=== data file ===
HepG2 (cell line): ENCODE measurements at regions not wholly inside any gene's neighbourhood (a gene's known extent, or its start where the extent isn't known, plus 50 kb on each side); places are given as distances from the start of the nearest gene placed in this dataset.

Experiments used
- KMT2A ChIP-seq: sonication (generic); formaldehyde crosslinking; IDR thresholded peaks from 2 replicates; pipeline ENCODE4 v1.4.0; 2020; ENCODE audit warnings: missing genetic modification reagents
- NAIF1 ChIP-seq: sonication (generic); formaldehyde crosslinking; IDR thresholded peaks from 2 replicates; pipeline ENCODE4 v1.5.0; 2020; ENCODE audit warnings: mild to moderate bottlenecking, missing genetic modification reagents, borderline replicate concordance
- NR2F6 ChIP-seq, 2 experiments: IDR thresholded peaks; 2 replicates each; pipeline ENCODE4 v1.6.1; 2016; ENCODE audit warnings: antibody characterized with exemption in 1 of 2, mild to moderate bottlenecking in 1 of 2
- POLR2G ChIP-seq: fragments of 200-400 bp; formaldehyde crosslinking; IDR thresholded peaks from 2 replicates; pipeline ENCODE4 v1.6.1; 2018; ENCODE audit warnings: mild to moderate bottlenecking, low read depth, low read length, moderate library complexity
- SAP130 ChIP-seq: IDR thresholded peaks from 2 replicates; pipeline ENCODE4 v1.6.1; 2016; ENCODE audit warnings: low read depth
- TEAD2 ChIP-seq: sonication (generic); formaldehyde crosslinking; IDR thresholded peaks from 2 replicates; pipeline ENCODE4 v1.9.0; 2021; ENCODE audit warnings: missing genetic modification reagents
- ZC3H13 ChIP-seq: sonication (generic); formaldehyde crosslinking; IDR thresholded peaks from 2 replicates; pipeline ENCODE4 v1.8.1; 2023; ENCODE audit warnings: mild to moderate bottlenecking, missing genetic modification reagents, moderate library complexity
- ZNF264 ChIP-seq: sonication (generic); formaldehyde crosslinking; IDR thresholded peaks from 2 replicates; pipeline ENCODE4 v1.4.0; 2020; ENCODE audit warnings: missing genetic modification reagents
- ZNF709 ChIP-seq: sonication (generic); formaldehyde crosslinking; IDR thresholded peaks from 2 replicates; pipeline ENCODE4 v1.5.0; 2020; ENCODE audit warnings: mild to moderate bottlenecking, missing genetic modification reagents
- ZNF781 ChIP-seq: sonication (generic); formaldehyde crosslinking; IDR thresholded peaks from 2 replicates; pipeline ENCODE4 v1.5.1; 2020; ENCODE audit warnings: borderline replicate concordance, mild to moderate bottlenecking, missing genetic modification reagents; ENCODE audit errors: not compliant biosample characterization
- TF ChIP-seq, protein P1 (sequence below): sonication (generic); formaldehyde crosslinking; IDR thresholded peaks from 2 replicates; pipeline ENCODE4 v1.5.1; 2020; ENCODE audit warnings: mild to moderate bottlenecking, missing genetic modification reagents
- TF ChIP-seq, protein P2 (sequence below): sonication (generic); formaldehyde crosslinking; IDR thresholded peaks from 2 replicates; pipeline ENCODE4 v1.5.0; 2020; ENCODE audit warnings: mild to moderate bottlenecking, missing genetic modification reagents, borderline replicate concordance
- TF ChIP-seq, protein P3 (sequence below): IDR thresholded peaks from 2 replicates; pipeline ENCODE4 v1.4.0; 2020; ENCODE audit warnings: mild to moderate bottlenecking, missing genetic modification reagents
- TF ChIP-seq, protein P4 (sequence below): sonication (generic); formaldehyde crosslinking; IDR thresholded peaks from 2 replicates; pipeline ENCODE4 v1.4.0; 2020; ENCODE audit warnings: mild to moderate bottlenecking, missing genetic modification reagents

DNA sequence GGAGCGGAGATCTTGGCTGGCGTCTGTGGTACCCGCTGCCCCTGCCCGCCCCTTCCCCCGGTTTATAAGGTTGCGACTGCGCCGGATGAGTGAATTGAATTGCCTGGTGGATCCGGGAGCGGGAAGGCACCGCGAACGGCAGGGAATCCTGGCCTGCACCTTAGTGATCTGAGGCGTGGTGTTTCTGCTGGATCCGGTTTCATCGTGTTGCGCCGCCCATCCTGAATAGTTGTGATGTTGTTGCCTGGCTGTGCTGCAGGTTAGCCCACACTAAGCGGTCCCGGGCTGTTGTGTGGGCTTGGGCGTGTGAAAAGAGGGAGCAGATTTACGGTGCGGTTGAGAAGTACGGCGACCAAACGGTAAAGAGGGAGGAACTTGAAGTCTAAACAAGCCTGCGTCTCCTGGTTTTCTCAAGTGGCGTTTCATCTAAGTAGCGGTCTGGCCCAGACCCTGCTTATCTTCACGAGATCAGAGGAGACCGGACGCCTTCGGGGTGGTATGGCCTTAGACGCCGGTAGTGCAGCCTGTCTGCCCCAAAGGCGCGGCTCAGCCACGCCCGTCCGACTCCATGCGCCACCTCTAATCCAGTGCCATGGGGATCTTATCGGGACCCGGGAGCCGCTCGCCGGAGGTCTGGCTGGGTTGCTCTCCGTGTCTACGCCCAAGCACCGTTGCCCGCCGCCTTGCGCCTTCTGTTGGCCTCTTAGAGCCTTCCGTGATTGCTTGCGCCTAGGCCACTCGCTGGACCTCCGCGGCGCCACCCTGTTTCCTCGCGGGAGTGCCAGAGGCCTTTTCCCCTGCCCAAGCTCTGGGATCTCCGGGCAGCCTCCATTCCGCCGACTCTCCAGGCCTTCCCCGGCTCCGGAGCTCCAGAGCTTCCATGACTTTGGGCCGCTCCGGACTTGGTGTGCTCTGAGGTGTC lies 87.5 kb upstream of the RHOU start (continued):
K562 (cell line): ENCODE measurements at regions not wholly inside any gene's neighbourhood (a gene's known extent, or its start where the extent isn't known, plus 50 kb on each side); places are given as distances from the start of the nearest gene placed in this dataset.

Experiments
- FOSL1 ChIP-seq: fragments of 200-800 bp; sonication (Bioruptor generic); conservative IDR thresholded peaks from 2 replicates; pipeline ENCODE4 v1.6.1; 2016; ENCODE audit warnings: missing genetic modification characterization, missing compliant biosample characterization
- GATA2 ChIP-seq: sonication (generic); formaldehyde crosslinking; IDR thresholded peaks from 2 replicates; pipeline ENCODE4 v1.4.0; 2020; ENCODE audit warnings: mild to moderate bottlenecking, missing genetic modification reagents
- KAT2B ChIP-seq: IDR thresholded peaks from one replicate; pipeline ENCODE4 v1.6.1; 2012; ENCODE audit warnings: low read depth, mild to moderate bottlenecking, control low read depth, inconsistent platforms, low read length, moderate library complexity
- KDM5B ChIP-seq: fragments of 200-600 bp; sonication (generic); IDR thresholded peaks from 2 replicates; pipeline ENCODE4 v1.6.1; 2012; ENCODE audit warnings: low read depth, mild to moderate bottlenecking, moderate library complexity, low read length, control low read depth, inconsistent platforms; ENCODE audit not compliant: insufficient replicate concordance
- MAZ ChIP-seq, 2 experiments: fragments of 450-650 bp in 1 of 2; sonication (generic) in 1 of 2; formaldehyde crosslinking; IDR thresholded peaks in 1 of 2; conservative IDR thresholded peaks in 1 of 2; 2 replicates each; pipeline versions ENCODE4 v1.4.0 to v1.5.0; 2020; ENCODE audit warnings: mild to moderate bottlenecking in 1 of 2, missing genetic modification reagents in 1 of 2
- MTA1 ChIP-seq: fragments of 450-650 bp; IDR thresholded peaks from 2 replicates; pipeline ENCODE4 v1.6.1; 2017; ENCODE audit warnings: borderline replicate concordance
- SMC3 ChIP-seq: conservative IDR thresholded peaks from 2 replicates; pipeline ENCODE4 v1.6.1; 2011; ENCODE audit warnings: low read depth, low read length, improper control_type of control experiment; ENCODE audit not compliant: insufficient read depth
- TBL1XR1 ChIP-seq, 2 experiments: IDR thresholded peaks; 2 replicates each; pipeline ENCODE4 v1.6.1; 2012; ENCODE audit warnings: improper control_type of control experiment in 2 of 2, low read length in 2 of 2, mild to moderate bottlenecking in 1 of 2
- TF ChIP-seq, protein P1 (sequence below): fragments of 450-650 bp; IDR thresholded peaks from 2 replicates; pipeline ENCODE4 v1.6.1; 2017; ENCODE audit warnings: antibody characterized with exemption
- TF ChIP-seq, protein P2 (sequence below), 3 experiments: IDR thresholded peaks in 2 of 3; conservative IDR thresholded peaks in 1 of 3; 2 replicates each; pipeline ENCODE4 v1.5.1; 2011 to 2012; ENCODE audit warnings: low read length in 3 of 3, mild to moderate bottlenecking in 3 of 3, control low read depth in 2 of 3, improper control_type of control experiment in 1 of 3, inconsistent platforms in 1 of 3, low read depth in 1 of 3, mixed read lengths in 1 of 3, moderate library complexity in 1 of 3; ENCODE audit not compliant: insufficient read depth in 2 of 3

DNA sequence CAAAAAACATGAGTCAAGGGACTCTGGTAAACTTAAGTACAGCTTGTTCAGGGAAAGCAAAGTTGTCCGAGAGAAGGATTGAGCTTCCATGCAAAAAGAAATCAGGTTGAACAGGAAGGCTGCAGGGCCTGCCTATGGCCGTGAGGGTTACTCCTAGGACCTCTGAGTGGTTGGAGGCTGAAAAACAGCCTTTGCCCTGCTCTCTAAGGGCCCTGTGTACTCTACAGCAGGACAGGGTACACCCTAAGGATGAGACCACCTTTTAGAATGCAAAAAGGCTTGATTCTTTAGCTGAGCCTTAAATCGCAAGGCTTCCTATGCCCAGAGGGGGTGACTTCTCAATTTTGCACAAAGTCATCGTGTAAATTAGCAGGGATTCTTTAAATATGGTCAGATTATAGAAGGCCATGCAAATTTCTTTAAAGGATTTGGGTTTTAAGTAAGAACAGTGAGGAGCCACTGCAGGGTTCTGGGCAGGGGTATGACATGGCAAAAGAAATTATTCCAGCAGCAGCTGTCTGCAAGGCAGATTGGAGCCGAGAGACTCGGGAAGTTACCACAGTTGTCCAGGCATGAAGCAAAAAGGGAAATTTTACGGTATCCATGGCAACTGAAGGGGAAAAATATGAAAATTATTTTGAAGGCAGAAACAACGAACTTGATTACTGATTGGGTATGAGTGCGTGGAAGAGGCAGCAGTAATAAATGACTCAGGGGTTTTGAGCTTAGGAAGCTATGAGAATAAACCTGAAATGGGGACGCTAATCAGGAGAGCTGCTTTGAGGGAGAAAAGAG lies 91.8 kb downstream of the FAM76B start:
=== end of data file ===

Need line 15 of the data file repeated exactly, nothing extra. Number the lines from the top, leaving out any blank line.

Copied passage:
- TF ChIP-seq, protein P3 (sequence below): IDR thresholded peaks from 2 replicates; pipeline ENCODE4 v1.4.0; 2020; ENCODE audit warnings: mild to moderate bottlenecking, missing genetic modification reagents